Joe Nutt, educational consultant, researcher and author, writes:
"I recently accepted an invitation to speak at a UK education conference and, without giving anything away, the challenging brief the organisers gave me has made me think very hard about why the current schools landscape feels like a Flanders field to navigate.
As any working teacher knows, the profession has been in a constant state of reform for decades. After such sustained efforts from all shades of government, policy makers and strategists, one would hope things should have changed for the better. Signing off from his editorship at this magazine a few months ago, Gerard Kelly writes: “Contrary to most reports, teaching in Britain has never been in better health”, something I’ve observed government is equally eager to assert (in spite of what teacher unions might say).
But I disagree.
Yes, the profession has attracted better-qualified graduates. Yes, teachers are better rewarded for their work. Yes, schools are better equipped and resourced, but – like the clever child who spots the emperor in the nuddy – Programme for International Student Achievement (Pisa) results, UK exam results and what employers say about the quality of school leavers seem to yell otherwise. And I think I know why.
Spend time studying what schools have to say about themselves or how the morass of education charities and commercial organisations describe themselves; you find a single, dominant theme: it is the belief that a teacher’s job is to engineer social change.
Even Teach First – an organisation I admire and one that has contributed substantially to the improvements I’ve already referred to – is fuelled and motivated by this widespread misapprehension. “How much you achieve in life should not be determined by how much your parents earn,” Teach First screams in huge, bold capital letters from its website.
With equal enthusiasm, although somewhat tautologically, the C fBT Education Trust claims, “we transform the lives of learners for millions of children and young people worldwide”. The Sutton Trust, one of the most frequently cited and successful charities influencing educational policy in recent years, is unapologetically dedicated to “improving social mobility through education”.
Before your hackles rise any further and you start to assume I object to these laudable aims, let me stress that I don’t. I have every sympathy with all three of these organisations, the thousands of people who work for them and others like them who believe that this is their mission. It’s just the wrong mission, which is why Pisa and UK exam results will remain stubbornly resistant to their efforts.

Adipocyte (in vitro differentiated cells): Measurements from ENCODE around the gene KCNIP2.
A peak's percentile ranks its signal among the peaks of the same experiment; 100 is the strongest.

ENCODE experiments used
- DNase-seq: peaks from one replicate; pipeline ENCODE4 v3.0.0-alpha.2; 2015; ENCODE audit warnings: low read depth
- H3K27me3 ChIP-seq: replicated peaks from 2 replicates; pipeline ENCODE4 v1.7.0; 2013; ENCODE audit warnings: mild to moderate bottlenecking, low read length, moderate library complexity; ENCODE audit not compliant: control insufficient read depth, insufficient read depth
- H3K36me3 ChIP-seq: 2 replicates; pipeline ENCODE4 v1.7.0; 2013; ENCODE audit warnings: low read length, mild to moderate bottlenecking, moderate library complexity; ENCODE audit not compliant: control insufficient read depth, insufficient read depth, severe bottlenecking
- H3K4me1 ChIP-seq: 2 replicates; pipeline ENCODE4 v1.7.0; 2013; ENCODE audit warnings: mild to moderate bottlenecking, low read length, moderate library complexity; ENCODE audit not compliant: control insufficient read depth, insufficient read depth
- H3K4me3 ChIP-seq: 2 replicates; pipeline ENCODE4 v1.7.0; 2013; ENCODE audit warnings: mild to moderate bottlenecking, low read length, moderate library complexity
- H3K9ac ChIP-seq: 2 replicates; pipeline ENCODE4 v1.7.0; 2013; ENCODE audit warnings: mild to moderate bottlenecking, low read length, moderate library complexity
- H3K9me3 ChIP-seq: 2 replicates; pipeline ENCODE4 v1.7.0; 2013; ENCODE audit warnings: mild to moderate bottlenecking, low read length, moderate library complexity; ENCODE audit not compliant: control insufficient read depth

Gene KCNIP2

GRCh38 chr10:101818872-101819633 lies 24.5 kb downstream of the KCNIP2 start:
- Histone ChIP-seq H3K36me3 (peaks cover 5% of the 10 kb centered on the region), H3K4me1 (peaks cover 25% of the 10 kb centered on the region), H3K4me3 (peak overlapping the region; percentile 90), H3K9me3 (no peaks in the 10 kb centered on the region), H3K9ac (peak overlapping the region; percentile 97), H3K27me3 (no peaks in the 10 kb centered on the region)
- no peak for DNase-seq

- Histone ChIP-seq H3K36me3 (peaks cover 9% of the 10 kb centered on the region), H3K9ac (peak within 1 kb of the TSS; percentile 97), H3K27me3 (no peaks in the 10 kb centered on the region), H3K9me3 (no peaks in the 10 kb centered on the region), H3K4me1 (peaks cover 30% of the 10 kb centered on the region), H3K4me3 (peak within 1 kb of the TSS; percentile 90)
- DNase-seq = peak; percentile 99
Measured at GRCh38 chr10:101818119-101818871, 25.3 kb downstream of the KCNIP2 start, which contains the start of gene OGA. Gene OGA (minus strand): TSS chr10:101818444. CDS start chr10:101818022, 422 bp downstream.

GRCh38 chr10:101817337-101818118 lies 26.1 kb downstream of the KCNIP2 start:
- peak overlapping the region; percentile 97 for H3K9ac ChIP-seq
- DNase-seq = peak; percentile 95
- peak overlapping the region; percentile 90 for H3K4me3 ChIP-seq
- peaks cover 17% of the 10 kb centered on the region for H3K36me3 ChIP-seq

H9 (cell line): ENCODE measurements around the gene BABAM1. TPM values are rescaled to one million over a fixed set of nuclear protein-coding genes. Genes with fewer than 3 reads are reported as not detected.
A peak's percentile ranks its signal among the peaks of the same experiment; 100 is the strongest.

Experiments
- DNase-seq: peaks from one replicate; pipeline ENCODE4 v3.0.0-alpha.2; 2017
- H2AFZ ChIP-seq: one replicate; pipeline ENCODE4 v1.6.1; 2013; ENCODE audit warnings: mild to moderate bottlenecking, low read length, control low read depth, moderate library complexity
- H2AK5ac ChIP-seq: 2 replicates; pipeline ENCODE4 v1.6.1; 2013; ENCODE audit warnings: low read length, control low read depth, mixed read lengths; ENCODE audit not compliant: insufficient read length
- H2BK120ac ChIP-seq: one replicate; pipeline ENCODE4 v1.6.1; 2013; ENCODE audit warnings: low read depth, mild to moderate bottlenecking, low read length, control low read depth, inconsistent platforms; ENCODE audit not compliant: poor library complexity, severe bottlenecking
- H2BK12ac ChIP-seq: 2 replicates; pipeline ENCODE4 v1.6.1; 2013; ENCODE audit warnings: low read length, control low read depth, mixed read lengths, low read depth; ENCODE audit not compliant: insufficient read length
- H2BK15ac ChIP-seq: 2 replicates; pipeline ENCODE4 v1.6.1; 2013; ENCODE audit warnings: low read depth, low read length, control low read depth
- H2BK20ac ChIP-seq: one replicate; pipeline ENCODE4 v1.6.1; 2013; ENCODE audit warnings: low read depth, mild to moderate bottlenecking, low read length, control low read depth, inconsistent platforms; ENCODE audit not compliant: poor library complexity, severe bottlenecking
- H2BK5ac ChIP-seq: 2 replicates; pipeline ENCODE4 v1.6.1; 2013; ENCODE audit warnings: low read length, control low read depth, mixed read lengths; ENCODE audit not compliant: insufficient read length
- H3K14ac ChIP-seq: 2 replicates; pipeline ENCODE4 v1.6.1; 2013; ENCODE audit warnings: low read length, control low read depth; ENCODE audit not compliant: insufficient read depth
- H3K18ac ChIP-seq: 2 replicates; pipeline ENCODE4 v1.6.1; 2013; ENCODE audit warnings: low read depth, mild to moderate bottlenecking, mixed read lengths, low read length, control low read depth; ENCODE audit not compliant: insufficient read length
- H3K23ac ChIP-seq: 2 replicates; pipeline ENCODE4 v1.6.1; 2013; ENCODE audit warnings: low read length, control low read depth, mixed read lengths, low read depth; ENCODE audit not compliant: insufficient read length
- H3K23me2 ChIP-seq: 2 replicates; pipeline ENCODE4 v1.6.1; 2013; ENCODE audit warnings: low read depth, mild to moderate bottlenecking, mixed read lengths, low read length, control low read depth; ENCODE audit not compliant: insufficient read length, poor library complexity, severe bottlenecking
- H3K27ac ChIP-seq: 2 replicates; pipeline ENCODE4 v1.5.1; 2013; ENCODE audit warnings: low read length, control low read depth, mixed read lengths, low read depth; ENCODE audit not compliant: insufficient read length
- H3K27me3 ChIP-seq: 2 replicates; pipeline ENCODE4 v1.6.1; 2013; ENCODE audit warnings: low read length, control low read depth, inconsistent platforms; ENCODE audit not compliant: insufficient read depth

One of the things that helped me reach this conclusion is the recent dramatic growth of interest in educational research and its impact on schools, teachers and children. Evidence-based change has never been more popular in education, a fact exemplified by the researchED conference organised earlier this year at Dulwich College. Tired of being on the receiving end of so much strategising, the grassroots emerged from the Flanders mud to assert their professional authority. In their words, the theme of the conference was simple: "Working out what works".
So what does work? In a bleak landscape where so many powerful forces have gathered together under the banner of social change, why are so many schools and teachers still mired in doubt, confusion and even failure? They are fighting the wrong battle in the wrong place.
One of the few things that researchers seem to agree on about education is that excellent teachers matter, that the professional quality of the people who stand up in front of children day after day has some impact on how well children do at school and, consequently, on their future lives. And this is where I’m prepared to step on new, firmer ground. A previous employer commissioned me to look at what the international research had to say about subject-specialist excellence. I asked the question: what does the research say about what makes an excellent English teacher, historian, chemist or linguist? What I discovered, besides the fact that there is a staggering shortage of research of this kind, was fascinating.
It is fundamentally a teacher’s subject knowledge and their “passion” that researchers identify as the key characteristics of excellent teachers. And, like the politicians keen to reminisce about them, anyone fortunate enough to have been taught by an excellent teacher remembers those skills with delight and gratitude.
They aren’t driven by a desire to change the world or social order: they leave that to others better qualified. They are driven by a desire to create new linguists, great historians, groundbreaking scientists, brilliant literary critics and, where it is impossible, to send the children lucky enough to be taught by them out into the world better armed, with just a little of their passion and knowledge. That’s what works.
If you think when you stand up in front of a classroom full of children put in front of you to learn maths, geography, or music that your job is to give them a better life, be in no doubt: the children don’t. They just want you to teach them maths, geography or music. They’ll find that better life for themselves if you do.
The well-meaning organisations and individuals so keen on declaring their mission to deliver social change could instead turn their attention instead to understanding, supporting and delivering excellent teachers into more classrooms. If they were to do that, then perhaps those truculent statistics politicians have little choice but to lean on might actually start leaning in the right direction." You can email Joe at: firstname.lastname@example.org